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  • Promise Gumbo

Sampling methods are either probabilistic or non-probabilistic - not quantitative or qualitative.

Updated: Oct 27

Reference to “qualitative” versus “quantitative” sampling methods abounds in everyday parlance as well as in some anecdotal articles on research sampling methods. But, strictly speaking, sampling methods are not quantitative or qualitative, they are either probabilistic or non-probabilistic. The fact that qualitative research usually uses non-probability sampling methods does not justify referring to those methods (e.g. purposive sampling and snowballing) as “qualitative sampling” methods. It is similarly misleading to refer to probability sampling methods as “quantitative sampling” methods. Indeed, most quantitative research studies also employ non-probability sampling techniques such as convenience and quota sampling.

A study does not become qualitative or quantitative solely because of the sampling method used. Rather, the main difference between qualitative and quantitative research is that the former is largely theory building while the latter is largely theory testing. This major difference is manifested in the form of data that is collected (i.e. words versus numbers) and in the data analysis methods used (i.e. statistical versus thematic). So, the research methodology is decided first based on the study’s analytical objectives and the appropriate sampling method (i.e. the way to go about drawing and studying a fraction of the target population) is decided thereafter, depending on the profile of the target population and other practical considerations. In my view, if the target population is large and easy to access (e.g. people who buy bread) and a probability sampling technique is easy to implement, this should be done irrespective of research methodology. By the same rule, non-probability sampling (e.g. convenience sampling) is more appropriate for finite and hard to find sub-populations and can be used regardless of research methodology.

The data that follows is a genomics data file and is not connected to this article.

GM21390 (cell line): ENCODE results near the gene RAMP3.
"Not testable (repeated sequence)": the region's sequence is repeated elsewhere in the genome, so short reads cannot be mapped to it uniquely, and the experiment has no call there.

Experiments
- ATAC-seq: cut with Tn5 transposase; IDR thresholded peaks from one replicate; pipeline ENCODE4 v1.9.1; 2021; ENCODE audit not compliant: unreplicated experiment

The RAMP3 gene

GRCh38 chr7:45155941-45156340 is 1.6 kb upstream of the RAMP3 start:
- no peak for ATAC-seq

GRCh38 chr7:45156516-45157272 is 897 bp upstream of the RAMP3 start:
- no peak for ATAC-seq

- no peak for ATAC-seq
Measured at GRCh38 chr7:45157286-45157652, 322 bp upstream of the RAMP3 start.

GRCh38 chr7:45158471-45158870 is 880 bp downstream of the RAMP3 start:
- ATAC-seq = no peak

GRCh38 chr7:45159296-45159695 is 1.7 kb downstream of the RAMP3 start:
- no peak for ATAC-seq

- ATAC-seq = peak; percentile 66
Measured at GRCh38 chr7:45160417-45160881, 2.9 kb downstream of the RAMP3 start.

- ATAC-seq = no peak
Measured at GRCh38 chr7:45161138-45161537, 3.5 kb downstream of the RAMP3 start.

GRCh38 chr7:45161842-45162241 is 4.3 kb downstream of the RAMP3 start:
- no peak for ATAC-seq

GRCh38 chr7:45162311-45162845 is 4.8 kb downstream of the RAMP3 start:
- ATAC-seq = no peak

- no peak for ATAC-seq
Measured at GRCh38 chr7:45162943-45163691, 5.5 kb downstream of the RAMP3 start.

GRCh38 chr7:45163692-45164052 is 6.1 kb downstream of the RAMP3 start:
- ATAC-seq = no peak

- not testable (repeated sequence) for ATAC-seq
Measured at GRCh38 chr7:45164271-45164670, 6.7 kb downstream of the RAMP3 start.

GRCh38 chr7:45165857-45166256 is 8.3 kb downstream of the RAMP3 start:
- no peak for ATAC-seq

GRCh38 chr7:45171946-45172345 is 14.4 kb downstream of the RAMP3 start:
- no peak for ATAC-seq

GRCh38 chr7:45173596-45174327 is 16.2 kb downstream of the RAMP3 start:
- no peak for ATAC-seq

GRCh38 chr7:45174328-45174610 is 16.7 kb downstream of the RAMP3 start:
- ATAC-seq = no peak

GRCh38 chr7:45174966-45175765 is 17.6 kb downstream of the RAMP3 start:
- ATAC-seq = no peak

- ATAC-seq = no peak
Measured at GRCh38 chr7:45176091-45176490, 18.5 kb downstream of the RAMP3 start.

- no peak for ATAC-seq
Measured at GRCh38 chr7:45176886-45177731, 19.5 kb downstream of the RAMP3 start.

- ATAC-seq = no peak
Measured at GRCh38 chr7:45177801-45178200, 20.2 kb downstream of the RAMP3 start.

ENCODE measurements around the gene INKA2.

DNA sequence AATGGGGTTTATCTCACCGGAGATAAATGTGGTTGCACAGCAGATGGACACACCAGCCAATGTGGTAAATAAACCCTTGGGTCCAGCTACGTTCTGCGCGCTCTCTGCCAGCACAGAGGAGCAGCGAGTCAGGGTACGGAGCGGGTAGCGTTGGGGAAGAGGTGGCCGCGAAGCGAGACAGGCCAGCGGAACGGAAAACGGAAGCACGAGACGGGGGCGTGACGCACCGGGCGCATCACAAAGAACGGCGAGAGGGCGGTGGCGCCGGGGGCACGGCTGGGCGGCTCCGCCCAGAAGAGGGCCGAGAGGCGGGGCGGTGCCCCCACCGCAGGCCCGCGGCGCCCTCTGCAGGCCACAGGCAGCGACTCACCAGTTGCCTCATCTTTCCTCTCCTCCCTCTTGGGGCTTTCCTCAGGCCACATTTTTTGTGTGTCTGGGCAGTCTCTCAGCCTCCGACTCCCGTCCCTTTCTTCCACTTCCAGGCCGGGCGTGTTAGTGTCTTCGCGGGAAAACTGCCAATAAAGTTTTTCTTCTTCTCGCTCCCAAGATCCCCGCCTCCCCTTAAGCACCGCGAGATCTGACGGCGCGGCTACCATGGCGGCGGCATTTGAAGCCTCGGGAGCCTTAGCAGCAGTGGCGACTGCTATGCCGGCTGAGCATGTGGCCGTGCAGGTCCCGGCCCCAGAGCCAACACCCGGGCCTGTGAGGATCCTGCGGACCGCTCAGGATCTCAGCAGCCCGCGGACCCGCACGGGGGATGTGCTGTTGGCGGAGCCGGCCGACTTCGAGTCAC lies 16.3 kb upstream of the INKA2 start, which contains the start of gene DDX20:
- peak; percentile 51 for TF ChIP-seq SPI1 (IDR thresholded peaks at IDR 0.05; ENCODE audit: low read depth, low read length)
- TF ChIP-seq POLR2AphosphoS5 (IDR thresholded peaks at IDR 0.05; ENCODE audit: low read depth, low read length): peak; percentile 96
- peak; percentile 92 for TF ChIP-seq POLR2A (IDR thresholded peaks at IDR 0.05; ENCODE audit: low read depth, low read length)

There shouldn't be a blanket rule that precludes the use of probability sampling in qualitative research. For example, if I was conducting focus group discussions with people who use a given shopping mall, I could identify and recruit one or two people who shop at the mall and thereafter ask them to refer me to other people who shop at the same mall that they know (i.e. use the snowballing technique). But I could also post recruiters at the entrance to the shopping mall and instruct them to intercept every 3rd person coming through and invite them to take part in the focus group discussion (i.e. use systematic random sampling).

It would appear one of the reasons for the conceptual exclusion of probability sampling in qualitative research is that qualitative research findings are not meant for generalization to the population from which the sample was drawn. Admittedly, that is the case in most qualitative studies. But the question is - if the population of interest is finite enough (e.g. the shopping mall example given above) and a probability sampling technique can be employed to select the study participants, why can’t qualitative research findings be made generalizable too, within certain analytical parameters? Put differently, given some known advantages of probability sampling, what harm is there in adopting this sampling methodology in instances where it lends itself to qualitative studies too?



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